87% of statistics are made up. Yep. 87%. Or so said Dilbert.
Unfortunately, evidence from research is often a critical tool used to mitigate risk when making decisions or to validate a hypothesis of which problem to solve or solution to develop. In fact, in a report published by the Market Research Society (2016), their own research found that 72% of participants claim their organisation uses insight to drive decision making. This is in a UK Market Research Industry where clients spend £4.8 Billion each year (PwC 'Business of Evidence' via MRS, 2016) gathering the right evidence.
So, when I see 'evidence' being presented like this at a conference, I want to crawl into a little hole and hide. This type of lazy presenting is damaging to the credibility of our industry:
So, how might this (un-named) presenter have improved the representation of critical research evidence? See my tips below:
1. Robust evidence as a foundation
A strong foundation requires a well-designed study, that limits respondent bias and has generated evidence that is robust (think representative sample sizes) and reliable (think from credible sources). ONLY once you have this foundation, can you begin to think about doing anything with the evidence.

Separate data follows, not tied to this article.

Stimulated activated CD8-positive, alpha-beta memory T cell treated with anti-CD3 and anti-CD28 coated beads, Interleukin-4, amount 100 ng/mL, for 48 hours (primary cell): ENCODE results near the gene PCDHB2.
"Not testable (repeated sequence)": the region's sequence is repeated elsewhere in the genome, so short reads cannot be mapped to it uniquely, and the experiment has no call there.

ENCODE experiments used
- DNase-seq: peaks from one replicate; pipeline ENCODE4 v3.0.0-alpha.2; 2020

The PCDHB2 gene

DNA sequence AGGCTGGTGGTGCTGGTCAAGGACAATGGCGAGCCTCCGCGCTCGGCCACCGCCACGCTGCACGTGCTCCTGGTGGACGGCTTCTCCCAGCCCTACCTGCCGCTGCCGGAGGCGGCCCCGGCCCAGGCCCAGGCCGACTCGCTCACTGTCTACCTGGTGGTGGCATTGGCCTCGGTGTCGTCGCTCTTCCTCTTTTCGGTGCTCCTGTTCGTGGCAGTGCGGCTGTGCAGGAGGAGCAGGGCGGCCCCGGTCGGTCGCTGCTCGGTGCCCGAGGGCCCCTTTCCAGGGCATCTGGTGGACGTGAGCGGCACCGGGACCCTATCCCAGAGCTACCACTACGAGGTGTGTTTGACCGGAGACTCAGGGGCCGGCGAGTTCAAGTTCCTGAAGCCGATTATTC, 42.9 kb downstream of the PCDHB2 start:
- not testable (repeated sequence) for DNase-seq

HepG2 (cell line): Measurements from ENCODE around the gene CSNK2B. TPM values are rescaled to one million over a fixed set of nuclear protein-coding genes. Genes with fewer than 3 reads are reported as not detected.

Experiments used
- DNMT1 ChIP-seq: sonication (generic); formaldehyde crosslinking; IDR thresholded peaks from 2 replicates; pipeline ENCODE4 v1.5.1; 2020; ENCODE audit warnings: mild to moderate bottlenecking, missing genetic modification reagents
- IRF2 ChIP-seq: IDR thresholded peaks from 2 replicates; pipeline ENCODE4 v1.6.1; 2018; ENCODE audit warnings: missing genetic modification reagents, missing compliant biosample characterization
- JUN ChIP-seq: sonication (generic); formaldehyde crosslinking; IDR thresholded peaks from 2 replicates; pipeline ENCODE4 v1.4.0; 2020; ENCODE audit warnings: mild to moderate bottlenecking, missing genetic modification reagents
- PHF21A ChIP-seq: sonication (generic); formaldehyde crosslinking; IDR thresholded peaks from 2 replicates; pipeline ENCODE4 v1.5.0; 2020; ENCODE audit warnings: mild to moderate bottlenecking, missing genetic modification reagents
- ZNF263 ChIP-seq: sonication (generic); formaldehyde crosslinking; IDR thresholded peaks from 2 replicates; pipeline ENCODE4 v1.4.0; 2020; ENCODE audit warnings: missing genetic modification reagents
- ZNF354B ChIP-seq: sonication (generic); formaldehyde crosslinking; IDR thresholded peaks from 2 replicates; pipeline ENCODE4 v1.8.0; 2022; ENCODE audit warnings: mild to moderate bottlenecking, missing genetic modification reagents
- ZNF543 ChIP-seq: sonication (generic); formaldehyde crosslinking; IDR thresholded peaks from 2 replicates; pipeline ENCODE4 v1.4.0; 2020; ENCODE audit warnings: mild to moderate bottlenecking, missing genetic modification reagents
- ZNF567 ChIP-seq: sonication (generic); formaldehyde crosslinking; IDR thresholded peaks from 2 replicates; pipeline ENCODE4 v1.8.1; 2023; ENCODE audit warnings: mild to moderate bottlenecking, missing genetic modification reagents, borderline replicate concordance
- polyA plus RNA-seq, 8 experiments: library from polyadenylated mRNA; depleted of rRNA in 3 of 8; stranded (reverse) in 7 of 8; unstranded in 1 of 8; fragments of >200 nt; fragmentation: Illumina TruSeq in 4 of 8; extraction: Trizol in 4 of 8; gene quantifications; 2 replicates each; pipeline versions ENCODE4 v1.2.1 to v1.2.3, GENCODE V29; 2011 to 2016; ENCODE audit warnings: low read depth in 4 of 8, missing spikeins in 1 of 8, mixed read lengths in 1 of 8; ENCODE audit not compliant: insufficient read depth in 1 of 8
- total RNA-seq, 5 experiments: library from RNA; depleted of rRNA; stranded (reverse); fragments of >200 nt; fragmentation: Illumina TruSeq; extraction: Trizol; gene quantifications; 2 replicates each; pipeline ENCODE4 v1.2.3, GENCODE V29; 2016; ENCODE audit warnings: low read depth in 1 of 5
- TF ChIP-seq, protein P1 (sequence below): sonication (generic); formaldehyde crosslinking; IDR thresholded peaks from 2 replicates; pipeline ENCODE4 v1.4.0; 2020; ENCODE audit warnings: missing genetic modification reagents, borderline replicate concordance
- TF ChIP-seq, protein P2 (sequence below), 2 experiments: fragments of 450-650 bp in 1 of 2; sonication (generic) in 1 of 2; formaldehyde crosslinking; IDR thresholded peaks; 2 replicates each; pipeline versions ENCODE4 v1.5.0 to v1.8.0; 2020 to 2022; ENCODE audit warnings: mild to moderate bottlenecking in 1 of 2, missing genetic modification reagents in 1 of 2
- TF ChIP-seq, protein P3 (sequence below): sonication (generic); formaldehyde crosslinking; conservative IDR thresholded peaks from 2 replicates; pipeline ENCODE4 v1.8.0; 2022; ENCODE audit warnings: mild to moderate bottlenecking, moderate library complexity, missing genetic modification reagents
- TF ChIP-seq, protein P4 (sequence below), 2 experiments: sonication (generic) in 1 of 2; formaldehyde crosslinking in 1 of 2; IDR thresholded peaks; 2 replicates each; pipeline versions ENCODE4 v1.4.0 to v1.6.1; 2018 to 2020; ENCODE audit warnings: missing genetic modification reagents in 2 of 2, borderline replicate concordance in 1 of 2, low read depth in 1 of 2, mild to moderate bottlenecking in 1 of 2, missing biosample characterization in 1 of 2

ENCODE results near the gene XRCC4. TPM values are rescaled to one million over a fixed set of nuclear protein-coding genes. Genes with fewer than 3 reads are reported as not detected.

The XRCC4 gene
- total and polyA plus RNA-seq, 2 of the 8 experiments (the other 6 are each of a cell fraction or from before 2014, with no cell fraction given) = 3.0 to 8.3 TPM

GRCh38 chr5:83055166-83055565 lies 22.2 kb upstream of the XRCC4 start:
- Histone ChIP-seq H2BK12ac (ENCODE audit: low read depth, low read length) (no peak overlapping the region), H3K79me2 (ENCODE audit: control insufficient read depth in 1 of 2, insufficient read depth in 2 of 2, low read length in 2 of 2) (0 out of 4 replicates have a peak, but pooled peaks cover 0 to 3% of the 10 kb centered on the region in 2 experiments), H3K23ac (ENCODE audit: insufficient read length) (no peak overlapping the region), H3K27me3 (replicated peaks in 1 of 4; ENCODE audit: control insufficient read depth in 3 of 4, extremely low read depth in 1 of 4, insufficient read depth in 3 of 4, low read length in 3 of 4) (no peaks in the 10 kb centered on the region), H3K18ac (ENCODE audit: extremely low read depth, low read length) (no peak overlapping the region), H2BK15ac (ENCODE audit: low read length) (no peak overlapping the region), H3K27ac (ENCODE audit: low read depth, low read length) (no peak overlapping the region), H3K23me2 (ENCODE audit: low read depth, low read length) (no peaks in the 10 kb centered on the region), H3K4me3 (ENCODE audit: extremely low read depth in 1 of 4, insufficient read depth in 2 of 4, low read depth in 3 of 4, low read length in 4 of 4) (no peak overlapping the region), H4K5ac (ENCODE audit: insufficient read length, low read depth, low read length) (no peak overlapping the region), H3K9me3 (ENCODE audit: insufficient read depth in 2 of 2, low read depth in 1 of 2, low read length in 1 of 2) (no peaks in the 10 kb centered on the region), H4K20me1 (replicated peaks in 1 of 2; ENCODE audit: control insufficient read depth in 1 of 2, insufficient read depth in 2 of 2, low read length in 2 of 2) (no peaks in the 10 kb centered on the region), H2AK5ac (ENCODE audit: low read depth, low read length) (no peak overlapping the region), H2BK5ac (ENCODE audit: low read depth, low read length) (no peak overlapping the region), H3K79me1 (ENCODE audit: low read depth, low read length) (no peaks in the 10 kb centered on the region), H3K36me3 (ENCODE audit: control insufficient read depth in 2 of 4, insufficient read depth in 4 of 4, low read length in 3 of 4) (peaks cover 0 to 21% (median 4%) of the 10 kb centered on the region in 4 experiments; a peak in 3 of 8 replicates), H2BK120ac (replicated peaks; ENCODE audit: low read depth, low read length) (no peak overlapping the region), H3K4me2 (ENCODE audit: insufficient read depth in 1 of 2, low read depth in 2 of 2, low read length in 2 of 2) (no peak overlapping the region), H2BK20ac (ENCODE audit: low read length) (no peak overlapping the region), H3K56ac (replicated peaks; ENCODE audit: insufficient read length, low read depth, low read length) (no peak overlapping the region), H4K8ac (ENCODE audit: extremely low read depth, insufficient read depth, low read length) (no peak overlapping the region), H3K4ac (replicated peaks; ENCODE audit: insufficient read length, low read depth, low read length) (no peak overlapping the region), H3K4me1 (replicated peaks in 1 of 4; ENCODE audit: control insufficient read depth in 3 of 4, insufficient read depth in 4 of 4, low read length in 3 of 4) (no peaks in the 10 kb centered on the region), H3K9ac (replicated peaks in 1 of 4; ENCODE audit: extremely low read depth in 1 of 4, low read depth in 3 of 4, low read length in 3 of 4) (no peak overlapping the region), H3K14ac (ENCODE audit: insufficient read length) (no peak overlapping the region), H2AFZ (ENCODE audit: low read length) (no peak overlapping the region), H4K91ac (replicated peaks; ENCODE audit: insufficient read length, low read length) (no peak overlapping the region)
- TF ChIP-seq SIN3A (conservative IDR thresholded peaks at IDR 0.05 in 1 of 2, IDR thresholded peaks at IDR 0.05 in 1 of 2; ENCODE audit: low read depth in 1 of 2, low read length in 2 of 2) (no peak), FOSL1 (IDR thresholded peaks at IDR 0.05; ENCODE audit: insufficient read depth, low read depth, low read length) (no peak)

2. Believable insights that can stand up to scrutiny
Is it a 'Dilbert stat'? i.e. does it sound made up? How does this compare to usual evidence from this respondent base or in this field of study? Can anomalies be supported? Is it accurate? Only once you've performed your checks and balances to ensure that the evidence is believable and can stand up to the scrutiny of the decision-making audience can you move forward.
3. Does the insight serve a purpose?
Which particular business outcome was being considered when the research was performed? How does this evidence contribute towards the understanding of that outcome and steps that should be now taken towards delivering it? The role of evidence is to validate a plan or to make you think or plan differently as a result. Evidence shouldn't be without purpose.
4. What story does the insight form part of?
'Storytelling' is often talked about as a method for sharing insights and evidence. I'm a big fan of this approach as it doesn't present evidence in isolation and takes the audience on a journey of understanding. There is a beginning, middle and end. A good story is well presented to the audience (i.e. shows values rather than leaving them to guess), it is understandable and digestible. It doesn't have to be a long story or report - even a 2-minute video can do the trick - and the method will put the evidence in context.
5. Is the evidence Impartial?
A critical reason that businesses spend £4.8 Billion on research in the UK each year - is that they require expert and impartial evidence to underpin their decisions. Is the evidence any less Robust or Believable if produced by internal teams? I don't think so - but impartiality adds an extra layer of comfort.
Do you have any other tips that we've missed?
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